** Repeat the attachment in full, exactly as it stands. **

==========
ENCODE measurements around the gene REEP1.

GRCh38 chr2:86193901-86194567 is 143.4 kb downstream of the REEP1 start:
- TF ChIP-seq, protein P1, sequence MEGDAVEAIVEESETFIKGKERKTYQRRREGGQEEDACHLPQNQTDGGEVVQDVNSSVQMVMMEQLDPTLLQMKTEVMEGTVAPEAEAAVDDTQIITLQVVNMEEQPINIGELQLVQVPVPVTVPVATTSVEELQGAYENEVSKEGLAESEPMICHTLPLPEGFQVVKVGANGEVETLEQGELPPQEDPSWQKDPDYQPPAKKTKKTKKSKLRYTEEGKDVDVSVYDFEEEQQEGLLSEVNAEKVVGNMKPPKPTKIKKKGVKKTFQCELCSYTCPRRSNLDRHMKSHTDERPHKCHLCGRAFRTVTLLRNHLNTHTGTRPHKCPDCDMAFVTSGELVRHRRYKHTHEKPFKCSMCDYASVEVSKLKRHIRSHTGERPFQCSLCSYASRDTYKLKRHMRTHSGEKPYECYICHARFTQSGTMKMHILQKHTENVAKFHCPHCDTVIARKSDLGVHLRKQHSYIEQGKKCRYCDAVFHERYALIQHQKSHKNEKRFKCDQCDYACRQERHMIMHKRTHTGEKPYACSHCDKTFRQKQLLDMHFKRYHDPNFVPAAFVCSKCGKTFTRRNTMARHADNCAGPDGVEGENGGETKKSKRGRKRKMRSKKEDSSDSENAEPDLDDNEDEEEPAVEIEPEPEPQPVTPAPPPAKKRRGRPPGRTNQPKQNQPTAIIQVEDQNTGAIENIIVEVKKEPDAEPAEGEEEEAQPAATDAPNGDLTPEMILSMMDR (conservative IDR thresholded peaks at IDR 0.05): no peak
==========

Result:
ENCODE measurements around the gene REEP1.

GRCh38 chr2:86193901-86194567 is 143.4 kb downstream of the REEP1 start:
- TF ChIP-seq, protein P1, sequence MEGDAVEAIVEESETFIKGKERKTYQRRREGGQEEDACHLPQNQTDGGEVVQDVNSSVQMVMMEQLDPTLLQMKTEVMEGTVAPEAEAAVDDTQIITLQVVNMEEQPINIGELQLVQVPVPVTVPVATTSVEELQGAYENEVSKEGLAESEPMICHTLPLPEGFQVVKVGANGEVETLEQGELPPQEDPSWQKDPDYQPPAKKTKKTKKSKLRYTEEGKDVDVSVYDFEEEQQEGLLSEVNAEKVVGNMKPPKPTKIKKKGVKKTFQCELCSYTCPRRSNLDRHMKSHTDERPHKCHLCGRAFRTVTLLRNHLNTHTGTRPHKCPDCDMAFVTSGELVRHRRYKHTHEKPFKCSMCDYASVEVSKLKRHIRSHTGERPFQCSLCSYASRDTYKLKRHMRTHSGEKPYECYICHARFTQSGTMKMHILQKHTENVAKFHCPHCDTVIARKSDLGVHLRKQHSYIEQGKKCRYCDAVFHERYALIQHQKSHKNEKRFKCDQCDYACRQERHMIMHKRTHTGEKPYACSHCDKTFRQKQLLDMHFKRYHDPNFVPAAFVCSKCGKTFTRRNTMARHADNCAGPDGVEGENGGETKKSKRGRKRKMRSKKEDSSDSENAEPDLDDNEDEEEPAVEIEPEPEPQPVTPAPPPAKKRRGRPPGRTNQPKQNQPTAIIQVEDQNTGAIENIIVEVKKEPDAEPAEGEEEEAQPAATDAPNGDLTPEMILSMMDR (conservative IDR thresholded peaks at IDR 0.05): no peak